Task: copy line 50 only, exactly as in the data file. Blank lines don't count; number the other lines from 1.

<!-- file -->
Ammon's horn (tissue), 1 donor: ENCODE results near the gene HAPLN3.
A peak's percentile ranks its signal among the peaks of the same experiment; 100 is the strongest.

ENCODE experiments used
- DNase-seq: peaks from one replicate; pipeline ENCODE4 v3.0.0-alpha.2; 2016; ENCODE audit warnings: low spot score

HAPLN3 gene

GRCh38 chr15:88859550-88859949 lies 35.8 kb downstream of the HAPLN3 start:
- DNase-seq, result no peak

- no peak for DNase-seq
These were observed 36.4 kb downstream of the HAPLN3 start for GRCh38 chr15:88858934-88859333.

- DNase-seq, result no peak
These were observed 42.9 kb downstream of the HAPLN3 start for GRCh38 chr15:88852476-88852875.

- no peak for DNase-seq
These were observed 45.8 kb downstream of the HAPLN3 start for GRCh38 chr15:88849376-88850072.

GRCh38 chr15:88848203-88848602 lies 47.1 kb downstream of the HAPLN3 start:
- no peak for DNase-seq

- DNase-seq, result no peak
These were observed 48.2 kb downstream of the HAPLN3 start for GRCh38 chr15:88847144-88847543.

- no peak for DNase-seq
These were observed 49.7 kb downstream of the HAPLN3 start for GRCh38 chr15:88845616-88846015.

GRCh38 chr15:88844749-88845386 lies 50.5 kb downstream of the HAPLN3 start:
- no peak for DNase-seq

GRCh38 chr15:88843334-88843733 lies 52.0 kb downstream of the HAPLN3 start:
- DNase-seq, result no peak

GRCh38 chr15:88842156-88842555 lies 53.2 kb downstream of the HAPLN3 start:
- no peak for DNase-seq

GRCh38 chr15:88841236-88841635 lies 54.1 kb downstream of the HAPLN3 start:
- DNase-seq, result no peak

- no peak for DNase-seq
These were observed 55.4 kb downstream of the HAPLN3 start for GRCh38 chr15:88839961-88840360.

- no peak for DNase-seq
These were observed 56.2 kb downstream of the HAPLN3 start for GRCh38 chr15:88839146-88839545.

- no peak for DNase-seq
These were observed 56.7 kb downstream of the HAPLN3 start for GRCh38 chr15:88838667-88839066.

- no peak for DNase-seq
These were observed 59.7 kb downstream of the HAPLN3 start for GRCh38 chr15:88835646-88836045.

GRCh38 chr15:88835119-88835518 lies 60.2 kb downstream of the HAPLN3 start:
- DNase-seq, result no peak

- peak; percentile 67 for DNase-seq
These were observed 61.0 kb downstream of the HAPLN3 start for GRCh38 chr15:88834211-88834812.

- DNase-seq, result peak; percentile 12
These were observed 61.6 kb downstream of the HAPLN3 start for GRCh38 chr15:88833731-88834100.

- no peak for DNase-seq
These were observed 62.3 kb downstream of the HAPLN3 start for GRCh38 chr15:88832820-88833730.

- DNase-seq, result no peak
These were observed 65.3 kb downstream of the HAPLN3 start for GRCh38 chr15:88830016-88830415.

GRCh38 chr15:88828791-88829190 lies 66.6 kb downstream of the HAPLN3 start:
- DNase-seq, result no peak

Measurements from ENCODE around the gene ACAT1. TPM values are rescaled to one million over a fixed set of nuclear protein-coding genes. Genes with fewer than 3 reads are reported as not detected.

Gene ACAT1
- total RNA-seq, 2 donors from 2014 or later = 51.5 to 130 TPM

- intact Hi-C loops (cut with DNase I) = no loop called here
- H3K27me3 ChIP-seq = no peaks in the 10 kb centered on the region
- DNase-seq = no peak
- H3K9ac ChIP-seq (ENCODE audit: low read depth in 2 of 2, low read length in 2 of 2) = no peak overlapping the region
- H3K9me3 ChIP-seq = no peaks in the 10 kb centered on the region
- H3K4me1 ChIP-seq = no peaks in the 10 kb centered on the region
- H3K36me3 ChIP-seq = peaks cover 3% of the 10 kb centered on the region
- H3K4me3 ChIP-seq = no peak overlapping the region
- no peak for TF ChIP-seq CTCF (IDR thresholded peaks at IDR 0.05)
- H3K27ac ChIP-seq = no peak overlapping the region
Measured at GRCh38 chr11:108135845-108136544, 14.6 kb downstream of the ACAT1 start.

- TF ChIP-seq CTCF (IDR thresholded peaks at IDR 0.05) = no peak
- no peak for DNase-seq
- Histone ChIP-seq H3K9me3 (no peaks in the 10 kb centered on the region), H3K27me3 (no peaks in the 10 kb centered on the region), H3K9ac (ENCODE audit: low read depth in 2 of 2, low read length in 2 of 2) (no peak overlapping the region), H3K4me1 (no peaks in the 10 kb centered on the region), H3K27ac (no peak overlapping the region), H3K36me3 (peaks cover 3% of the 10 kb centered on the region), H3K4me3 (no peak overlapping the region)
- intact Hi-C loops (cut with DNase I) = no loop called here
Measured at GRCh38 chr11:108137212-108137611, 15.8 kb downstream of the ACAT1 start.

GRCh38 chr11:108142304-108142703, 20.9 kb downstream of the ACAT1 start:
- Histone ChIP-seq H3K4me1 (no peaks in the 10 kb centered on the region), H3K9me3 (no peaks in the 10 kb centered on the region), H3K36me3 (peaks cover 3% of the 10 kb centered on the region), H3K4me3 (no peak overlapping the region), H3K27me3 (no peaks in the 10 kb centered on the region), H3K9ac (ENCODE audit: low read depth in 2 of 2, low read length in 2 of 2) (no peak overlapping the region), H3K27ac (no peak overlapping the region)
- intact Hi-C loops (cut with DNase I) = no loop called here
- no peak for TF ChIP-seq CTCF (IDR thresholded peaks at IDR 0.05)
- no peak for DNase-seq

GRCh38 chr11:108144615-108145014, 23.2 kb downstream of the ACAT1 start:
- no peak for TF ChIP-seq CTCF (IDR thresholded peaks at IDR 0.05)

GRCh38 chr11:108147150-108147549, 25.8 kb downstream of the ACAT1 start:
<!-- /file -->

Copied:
- total RNA-seq, 2 donors from 2014 or later = 51.5 to 130 TPM